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Lott warns against 'specific' resolution

Others say Bush must make case for military action

Senate Minority Leader Trent Lott says a congressional resolution on the use of force against Iraq will be
Senate Minority Leader Trent Lott says a congressional resolution on the use of force against Iraq will be "carefully crafted" with the White House.  


From Dana Bash
CNN Washington

WASHINGTON (CNN) -- Even as several lawmakers said President Bush has further to go in making the case for U.S. military action against Iraq, Senate Minority Leader Trent Lott said Monday he does not want any congressional resolution on the use of force to be "overly specific."

"You don't want it just a carte blanche. But the same time, you know, the problem we're dealing with is multifaceted and in a number of places," Lott said, adding that the language will have to be "carefully crafted" and will be decided on as part of a "process" between the White House and Congress.

One point that would be included would be the fact that Iraqi's leader has consistently ignored the United Nations, he said.

"The United Nations has acted repeatedly and Saddam Hussein has made commitments to comply, which he has not done, and surely we would reference that," said Lott, a Mississippi Republican

He added that congressional approval to use force against Iraq wouldn't necessarily mean it would happen, at least not immediately.

"Just because the president gets the authority doesn't mean that, you know, the troops are fixing to go in that day, but it gives him the authority to get ready to do that if that's what's necessary," Lott said.

The GOP leader dismissed questions about whether Republicans will be seen as trying to politicize the issue by beating the war drums just before an election.

"This is not something that's new. This issue has been around for, frankly, for years. The president or vice president and others have been warning all year long that this is a problem and a growing problem," Lott said. "I don't know that military action would start before the elections, I would expect it would not, but this is such a serious matter that you cannot ignore it."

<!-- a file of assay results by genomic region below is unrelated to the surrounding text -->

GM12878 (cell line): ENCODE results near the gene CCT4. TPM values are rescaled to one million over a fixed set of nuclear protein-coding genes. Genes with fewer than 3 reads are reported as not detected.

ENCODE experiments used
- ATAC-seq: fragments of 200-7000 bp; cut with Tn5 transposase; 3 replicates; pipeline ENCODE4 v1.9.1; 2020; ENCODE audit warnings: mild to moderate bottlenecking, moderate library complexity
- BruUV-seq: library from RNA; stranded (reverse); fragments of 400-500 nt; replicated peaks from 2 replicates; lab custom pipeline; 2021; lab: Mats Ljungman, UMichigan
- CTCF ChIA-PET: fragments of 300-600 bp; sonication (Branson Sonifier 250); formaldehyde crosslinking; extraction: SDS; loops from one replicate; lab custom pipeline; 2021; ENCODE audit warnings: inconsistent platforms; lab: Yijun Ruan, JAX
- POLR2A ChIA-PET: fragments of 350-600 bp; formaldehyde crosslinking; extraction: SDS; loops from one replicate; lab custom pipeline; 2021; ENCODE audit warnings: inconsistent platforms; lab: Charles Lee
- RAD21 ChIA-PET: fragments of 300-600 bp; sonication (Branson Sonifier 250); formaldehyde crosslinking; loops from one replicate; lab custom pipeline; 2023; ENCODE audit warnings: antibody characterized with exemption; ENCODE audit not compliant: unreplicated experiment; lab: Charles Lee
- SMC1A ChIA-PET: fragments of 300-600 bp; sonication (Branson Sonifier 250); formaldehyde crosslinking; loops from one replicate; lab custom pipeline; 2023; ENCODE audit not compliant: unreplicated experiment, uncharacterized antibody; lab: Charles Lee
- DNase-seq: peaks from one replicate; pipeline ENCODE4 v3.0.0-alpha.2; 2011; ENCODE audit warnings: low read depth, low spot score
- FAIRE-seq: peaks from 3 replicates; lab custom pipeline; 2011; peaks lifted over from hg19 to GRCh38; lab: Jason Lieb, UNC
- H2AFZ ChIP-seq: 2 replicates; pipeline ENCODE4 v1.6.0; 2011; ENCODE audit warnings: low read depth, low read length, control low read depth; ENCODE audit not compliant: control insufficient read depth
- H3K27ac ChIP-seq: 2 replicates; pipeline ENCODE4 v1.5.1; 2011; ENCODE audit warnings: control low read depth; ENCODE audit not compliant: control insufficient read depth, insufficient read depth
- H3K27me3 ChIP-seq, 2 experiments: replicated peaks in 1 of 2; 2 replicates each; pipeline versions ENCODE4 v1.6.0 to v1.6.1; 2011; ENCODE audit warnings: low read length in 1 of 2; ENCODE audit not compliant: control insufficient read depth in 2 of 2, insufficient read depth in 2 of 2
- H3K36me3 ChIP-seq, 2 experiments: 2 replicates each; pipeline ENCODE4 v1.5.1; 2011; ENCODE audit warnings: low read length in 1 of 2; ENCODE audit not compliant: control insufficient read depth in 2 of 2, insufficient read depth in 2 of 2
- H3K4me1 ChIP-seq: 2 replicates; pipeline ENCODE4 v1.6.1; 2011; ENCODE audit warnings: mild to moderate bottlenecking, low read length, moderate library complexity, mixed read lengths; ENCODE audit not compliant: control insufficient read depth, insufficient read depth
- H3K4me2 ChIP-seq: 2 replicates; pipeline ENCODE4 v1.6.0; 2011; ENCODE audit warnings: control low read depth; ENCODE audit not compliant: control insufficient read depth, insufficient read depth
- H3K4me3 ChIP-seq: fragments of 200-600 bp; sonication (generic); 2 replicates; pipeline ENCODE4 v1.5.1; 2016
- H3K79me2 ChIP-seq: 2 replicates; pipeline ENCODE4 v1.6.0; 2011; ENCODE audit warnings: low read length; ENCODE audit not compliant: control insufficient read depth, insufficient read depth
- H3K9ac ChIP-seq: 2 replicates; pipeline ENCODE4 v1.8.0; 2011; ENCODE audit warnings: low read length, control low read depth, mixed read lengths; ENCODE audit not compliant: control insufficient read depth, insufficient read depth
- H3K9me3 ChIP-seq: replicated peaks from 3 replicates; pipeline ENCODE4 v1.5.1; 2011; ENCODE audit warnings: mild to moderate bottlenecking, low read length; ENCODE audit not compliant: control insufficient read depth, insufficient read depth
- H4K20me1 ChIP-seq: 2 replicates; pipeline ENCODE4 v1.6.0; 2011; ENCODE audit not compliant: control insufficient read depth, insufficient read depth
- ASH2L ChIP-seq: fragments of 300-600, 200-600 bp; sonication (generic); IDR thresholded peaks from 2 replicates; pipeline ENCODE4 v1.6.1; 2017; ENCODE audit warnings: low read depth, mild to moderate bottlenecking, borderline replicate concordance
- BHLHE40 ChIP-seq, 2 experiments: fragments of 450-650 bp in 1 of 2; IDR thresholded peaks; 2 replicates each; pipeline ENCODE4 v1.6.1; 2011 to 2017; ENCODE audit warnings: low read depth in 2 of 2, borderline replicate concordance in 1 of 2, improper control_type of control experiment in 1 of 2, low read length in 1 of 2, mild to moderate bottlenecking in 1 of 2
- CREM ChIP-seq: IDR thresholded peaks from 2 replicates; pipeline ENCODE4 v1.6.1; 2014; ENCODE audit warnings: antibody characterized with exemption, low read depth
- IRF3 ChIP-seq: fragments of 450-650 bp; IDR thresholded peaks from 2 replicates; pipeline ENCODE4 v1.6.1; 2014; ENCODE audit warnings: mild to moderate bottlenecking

Although senators from both parties believe a resolution will ultimately pass, some say the votes are not there yet because the president still has some work to do on making a case to Congress.

"People are not convinced," said Sen. John Breaux, D-Louisana. "You got to make sure you have the votes before it's brought up. We'll be there if the information is there, but it's not there yet."

Sen. Olympia Snowe, R-Maine, commended the president for getting his advisers out to begin making the case for the immediate need to oust Hussein over the weekend, but said, "it is premature for me to make a decision" on the way the United States should proceed with regard to Iraq.

Snowe said the president has "a ways to go on this debate." She said questions the administration must address include: "What has changed the tenor of the risk? Why is it more immediate? Is it more imminent?"

Lott said he feels most senators who are currently skeptical of U.S. military action against Iraq -- including those in his party -- will ultimately support a resolution allowing the use of force.

Most senators have said they will be listening closely to the president's speech to the United Nations Thursday, adding that it will have a big affect on the tenor of the congressional debate.

"Clearly this is an important speech," said Sen. Larry Craig, R-Idaho, who said he is reluctant to support a use of force resolution against Iraq.

"It will set the stage for the direction and ultimate vote on a resolution," said Craig.

Sen. John McCain, R-Arizona, said he hopes Bush will make the case that Hussein has broken U.N. agreements he signed after he lost a war.

That argument is "salient" enough, said McCain, to justify action to both the U.S. public and allies around the world.



 
 
 
 


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